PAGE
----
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This year has been especially great for the Canadian punk rock scene; Toronto’s PUP and Pkew Pkew Pkew recently dropped their most successful records to date, and next month, Stuck Out Here will join them with the release of Until We’re Each Someone Else. The band’s second full-length will be out everywhere May 31 on Get Party! Records/Must Be Nice Records.
If you ask the members of Stuck Out Here –– which features co-frontmen/guitarists Cam Laurie and Ivan Raczycki, drummer Pat Armstrong, and Pkew Pkew Pkew’s Emmett O’Reilly on bass –– they’d say they’re not the best band in the world, but certainly not the worst.
What they leave out is where Until We’re Each Someone Else shines the most. There’s a uniquely-sentimental sort of angst that spans across the entire record and on perfect display in their latest single, “For You, For Me.” It’s a more laid-back feel than the album’s first single, “Embarass You,” but they’re both unquestionable anthems for the Fest generation.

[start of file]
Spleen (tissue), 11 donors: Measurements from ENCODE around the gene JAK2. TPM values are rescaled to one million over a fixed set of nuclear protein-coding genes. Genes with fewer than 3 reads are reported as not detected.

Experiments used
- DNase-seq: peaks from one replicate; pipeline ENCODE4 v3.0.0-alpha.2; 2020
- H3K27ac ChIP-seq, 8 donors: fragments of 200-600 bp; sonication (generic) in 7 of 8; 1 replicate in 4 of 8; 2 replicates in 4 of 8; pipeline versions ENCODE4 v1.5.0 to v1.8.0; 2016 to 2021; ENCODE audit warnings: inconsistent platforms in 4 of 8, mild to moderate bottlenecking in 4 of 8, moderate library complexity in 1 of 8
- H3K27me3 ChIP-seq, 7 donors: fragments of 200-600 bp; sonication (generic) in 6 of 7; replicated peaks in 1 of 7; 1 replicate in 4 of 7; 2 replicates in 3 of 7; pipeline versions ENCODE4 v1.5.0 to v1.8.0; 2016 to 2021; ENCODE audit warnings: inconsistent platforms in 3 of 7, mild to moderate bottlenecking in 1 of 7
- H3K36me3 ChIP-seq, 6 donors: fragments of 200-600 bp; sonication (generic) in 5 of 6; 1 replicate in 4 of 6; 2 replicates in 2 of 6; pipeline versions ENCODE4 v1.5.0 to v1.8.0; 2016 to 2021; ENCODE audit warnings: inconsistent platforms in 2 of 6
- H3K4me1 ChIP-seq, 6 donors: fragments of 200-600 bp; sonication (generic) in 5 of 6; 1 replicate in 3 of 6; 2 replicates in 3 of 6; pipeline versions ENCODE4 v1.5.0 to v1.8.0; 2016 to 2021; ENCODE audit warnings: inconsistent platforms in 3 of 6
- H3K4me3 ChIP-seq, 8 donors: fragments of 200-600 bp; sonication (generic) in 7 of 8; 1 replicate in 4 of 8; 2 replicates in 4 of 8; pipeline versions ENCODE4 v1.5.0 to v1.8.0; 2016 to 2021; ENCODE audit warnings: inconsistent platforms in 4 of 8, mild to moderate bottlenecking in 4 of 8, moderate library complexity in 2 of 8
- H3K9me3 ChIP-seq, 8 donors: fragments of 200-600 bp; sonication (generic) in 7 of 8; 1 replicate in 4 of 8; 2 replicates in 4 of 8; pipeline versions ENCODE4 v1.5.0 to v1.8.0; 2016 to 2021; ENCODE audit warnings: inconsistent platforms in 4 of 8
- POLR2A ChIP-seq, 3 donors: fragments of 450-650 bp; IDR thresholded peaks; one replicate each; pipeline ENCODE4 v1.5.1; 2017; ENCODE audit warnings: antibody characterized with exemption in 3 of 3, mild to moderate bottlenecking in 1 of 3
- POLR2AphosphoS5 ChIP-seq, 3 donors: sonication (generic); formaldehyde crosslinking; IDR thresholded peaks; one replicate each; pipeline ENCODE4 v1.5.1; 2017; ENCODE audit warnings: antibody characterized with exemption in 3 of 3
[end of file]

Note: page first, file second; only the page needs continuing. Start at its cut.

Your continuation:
Although Stuck Out Here officially formed in 2010, Cam, Ivan & Pat started playing together while still in high school as early as 2006, and Laurie and Raczycki had been circling one another for nearly their entire lives. They initially met as young kids playing soccer, but reconnected in high school covering Bright Eyes and Tegan & Sara songs at each others’ high schools’ coffee houses. Laurie had been getting into punk bands like The Clash while embracing the vulnerabilities and self-awareness of bands like the Weakerthans while Raczycki was jumping into anything from the rough energy of Against Me! to the poetic soundscapes of The National.
The result of their unlikely inspirations became the blueprint for Stuck Out Here’s 2011 debut, Last Night, This Morning and was crafted furthermore in 2014 with Getting Used to Feeling Like Shit. Musically, their forthcoming release Until We’re Each Someone Else exists somewhere amongst the pantheon of modern pop-punk classics like Joyce Manor’s Never Hungover Again, Japandroids’ Celebration Rock, and The Menzingers’ On the Impossible Past, with the creeping influence and affectations of a young Conor Oberst or Paul Westerberg.